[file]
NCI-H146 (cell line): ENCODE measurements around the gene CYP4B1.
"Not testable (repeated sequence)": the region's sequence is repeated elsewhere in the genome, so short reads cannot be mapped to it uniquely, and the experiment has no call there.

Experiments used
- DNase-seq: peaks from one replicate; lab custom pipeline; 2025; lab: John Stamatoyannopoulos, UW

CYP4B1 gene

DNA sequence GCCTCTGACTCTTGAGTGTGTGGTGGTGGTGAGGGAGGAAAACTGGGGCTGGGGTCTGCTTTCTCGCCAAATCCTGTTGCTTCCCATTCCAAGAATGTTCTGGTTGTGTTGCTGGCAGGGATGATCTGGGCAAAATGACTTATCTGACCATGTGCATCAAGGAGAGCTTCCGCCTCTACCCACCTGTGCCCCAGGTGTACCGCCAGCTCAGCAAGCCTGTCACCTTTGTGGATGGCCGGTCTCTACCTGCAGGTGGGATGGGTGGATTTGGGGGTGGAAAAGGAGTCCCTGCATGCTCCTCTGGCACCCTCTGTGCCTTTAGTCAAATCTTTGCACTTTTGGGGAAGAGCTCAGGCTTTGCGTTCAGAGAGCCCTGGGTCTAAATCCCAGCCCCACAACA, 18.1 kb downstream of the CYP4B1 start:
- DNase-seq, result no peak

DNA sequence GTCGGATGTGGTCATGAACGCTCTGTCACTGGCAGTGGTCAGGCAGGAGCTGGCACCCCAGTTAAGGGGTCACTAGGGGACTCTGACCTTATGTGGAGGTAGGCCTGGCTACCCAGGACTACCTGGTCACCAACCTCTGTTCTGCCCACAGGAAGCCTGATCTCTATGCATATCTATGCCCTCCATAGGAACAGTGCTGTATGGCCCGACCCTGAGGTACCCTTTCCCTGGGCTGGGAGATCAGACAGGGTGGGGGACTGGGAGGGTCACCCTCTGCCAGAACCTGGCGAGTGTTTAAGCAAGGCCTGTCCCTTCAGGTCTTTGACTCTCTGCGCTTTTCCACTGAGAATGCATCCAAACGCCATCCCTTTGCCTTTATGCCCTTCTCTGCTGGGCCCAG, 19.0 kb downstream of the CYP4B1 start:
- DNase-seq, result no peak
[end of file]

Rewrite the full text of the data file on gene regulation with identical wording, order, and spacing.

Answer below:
NCI-H146 (cell line): ENCODE measurements around the gene CYP4B1.
"Not testable (repeated sequence)": the region's sequence is repeated elsewhere in the genome, so short reads cannot be mapped to it uniquely, and the experiment has no call there.

Experiments used
- DNase-seq: peaks from one replicate; lab custom pipeline; 2025; lab: John Stamatoyannopoulos, UW

CYP4B1 gene

DNA sequence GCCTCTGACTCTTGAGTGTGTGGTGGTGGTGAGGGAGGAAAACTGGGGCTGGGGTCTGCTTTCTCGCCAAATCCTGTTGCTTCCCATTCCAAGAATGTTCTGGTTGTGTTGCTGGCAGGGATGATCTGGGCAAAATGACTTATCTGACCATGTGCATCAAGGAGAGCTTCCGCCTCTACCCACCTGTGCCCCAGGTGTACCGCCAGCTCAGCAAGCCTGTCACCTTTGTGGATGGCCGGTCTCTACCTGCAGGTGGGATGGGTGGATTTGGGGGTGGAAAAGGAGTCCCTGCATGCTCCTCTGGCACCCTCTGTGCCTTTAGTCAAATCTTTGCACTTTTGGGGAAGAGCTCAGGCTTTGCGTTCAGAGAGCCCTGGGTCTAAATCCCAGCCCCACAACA, 18.1 kb downstream of the CYP4B1 start:
- DNase-seq, result no peak

DNA sequence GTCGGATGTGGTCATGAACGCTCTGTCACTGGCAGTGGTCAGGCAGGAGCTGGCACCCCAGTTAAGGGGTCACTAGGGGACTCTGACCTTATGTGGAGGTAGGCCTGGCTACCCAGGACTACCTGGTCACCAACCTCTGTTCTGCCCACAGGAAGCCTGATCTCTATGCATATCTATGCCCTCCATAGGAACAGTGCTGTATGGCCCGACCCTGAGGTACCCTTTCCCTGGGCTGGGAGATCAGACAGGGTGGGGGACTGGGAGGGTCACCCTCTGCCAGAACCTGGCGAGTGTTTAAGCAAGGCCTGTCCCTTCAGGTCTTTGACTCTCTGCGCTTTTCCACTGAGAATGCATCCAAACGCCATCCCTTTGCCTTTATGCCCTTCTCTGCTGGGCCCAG, 19.0 kb downstream of the CYP4B1 start:
- DNase-seq, result no peak